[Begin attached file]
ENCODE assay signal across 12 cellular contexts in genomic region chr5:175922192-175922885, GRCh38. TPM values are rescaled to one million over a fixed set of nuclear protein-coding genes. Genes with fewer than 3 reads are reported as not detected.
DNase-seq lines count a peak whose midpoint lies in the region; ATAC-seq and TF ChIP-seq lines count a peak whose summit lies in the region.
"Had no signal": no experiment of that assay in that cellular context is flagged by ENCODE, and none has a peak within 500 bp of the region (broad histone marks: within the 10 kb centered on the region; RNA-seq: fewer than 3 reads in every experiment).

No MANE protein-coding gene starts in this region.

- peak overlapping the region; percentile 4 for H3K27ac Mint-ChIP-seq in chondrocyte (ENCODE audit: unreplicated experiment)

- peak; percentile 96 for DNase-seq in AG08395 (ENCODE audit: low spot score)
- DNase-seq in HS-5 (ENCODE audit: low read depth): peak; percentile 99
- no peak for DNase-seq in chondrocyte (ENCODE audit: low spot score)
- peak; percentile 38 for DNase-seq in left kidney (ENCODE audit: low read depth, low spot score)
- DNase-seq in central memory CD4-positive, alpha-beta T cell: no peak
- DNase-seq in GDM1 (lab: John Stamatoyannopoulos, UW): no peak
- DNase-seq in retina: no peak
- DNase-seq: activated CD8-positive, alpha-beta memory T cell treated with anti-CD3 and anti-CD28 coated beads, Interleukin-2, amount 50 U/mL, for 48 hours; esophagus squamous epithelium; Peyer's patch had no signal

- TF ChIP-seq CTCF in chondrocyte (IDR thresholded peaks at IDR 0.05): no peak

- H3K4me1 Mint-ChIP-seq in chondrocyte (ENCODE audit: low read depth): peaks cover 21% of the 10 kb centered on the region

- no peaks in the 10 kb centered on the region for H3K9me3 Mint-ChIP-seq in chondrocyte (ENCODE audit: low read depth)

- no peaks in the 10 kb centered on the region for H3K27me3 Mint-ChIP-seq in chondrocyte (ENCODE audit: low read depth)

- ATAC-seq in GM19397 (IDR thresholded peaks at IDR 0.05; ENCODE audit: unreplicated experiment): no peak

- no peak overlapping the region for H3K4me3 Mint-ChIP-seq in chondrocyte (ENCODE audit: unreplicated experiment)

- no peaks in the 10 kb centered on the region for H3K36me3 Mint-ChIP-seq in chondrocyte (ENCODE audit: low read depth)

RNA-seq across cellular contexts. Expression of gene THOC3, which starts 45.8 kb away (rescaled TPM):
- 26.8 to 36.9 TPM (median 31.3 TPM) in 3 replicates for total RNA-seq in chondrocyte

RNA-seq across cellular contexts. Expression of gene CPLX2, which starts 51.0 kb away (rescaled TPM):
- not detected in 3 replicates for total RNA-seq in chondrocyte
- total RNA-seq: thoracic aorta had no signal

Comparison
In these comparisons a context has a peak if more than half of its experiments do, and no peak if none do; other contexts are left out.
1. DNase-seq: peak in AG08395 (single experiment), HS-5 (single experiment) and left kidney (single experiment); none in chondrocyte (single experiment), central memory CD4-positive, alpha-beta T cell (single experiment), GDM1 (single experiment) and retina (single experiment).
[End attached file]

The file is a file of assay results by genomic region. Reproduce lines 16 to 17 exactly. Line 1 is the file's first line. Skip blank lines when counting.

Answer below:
- no peaks in the 10 kb centered on the region for H3K9me3 Mint-ChIP-seq in chondrocyte (ENCODE audit: low read depth)

- no peaks in the 10 kb centered on the region for H3K27me3 Mint-ChIP-seq in chondrocyte (ENCODE audit: low read depth)